Simon Garfield's Just My Type picks up right where my graphic design classes should have. The book is not a dry history of type, but a popular history of fonts such as the much maligned "Comic Sans." (Everyone who uses/overuses/loves/hates Comic Sans should read Garlocks rendition of the tale of Vincent Connare, Microsoft and Microsoft Bob.) Garfield has written an interesting guide to fonts. It is both charming and fascinating, and full of tidbits which are "news" to us. Who knew, for example that authors of type become famous or infamous from their skill with type, just as Mozart is for his music, or Warhol, for his art?

Just My Type touches on the stories behind type, exploring everything before Gutenberg's first fonts, well past Steve Job's now famous introduction to calligraphy at Reed College. Whether you're interested in serifs and san serifs, the Guardian's April Fools Day Independence of San SerriffeHoax, the creepy sexual experimentation of Eric Gill, the blink test, or IKEA's battle between Verdana and Futura, etc. there are dozens of stories here which are fascinating, and which you will probably recognize have brushed against your life without your realization. The book analyzes font examples from magazine covers, to advertisements, to television shows (like The Office) to album covers, and tells us why and how the fonts work, their purpose and how they affect us.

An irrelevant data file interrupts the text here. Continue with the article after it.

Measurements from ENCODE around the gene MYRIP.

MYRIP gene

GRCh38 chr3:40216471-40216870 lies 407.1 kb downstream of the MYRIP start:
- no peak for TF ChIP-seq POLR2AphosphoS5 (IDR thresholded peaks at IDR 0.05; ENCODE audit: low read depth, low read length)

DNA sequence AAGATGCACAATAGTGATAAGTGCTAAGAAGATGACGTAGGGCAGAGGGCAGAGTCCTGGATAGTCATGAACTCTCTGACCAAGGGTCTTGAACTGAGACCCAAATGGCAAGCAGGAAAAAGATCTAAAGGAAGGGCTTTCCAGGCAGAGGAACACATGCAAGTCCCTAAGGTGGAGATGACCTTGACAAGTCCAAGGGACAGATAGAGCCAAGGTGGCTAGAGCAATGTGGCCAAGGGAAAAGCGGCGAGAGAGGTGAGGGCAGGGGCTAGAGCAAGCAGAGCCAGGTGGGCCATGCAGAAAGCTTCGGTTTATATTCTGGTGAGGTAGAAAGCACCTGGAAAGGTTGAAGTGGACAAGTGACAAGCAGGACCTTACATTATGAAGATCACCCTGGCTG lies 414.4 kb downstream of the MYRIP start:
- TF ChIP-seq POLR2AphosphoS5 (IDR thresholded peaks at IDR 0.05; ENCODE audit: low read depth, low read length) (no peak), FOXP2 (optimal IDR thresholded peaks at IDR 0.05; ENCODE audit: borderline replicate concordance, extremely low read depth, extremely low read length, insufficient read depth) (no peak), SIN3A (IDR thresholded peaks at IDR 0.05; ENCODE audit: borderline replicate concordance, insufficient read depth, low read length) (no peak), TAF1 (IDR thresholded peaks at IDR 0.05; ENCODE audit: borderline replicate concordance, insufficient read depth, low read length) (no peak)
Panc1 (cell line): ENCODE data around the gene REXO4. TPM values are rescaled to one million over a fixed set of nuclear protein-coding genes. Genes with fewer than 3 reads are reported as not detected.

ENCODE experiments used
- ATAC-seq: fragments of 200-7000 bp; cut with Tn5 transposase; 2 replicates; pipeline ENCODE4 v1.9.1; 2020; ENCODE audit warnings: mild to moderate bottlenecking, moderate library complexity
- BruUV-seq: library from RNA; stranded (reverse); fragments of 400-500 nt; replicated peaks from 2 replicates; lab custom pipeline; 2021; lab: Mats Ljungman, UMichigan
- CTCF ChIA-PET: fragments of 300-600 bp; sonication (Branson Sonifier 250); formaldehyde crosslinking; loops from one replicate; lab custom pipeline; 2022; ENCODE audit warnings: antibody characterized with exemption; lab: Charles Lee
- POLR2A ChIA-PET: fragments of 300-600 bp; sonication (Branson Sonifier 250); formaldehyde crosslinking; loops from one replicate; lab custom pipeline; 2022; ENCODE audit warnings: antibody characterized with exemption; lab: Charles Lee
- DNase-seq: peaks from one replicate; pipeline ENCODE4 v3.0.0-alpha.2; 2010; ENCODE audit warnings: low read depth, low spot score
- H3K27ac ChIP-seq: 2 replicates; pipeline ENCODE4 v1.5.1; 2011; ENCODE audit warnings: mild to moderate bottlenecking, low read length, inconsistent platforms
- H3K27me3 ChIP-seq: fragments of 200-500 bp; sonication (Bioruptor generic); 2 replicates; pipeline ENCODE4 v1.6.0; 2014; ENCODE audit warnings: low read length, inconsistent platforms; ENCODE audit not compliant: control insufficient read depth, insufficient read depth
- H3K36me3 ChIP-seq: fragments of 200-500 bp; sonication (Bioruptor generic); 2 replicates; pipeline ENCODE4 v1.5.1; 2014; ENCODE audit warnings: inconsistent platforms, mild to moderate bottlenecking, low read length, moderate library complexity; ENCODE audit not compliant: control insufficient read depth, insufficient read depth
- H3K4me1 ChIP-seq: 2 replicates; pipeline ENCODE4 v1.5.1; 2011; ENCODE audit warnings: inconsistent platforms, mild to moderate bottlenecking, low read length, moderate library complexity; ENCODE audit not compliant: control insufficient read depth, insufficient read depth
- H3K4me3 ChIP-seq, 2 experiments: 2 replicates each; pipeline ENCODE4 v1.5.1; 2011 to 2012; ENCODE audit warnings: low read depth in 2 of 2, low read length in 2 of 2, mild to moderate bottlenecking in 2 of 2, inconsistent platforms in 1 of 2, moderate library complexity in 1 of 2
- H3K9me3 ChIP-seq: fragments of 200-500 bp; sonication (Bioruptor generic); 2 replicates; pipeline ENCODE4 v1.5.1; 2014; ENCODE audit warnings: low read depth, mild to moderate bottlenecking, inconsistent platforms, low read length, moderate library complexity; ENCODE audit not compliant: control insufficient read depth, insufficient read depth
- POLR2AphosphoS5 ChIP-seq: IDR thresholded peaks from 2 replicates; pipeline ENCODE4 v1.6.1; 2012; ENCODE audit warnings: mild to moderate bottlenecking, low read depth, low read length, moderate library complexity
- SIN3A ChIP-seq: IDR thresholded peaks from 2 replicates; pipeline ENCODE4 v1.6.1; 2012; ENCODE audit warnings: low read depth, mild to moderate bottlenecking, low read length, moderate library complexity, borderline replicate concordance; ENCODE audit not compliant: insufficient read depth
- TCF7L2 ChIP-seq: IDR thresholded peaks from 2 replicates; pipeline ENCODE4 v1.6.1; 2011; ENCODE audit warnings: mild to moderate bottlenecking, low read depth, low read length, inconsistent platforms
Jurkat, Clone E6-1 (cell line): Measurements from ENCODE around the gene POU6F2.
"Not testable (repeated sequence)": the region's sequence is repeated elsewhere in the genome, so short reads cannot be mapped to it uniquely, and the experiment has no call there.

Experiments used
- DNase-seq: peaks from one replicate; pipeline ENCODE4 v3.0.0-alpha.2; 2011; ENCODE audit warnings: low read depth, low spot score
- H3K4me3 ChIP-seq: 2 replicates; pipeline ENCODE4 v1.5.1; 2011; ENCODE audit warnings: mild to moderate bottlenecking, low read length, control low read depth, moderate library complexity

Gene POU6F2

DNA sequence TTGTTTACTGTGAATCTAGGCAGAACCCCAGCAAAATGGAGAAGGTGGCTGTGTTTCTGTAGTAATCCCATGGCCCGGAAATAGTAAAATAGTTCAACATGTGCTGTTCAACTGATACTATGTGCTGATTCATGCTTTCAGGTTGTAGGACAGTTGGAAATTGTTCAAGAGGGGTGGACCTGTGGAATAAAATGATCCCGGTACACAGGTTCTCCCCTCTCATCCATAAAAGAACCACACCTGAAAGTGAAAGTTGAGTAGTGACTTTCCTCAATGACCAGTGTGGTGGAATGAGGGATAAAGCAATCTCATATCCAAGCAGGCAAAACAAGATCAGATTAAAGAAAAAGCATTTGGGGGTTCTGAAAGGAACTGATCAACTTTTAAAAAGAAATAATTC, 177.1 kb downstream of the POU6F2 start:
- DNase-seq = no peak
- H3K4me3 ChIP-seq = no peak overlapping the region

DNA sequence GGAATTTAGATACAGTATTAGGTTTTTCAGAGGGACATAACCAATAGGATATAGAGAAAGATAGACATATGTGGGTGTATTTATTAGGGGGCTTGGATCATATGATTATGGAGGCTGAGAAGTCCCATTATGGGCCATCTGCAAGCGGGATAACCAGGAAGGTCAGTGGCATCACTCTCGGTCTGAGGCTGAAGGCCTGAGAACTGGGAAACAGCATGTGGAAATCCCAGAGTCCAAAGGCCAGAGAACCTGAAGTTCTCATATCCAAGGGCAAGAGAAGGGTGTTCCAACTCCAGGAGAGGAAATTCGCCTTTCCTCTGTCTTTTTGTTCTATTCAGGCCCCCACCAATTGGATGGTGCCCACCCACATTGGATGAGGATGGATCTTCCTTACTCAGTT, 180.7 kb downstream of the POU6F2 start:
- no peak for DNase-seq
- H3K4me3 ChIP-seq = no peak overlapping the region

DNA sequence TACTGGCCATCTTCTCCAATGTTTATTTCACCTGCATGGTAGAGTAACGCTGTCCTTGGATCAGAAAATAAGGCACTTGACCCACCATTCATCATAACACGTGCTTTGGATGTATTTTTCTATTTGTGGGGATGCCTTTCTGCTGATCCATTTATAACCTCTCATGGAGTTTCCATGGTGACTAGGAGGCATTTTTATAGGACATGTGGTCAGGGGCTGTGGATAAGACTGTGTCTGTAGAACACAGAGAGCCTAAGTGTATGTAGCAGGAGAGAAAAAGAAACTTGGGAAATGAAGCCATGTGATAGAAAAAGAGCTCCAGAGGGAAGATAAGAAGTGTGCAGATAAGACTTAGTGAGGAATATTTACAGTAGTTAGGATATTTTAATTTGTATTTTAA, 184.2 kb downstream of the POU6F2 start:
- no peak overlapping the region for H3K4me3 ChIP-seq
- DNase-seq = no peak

Just My Type is a rich, readable design backstory behind type, a book which ought to be a must for any typographer's toolkit. And for non-typographers among us, after a little exploratory guided voyage touring in, through and about fonts let by Garfield's clever eye, we just might become a little more discerning, more informed and certainly more entertained typophiles in our own right.

bookcover: 
Author: 
Lanie Kinkaid
Publisher: 
Griffyn Ink
Genre: 
Rating: 
8
ISBN/ASIN: 

9780983587743

Description of Sales Url: 
out of print: see used
Review: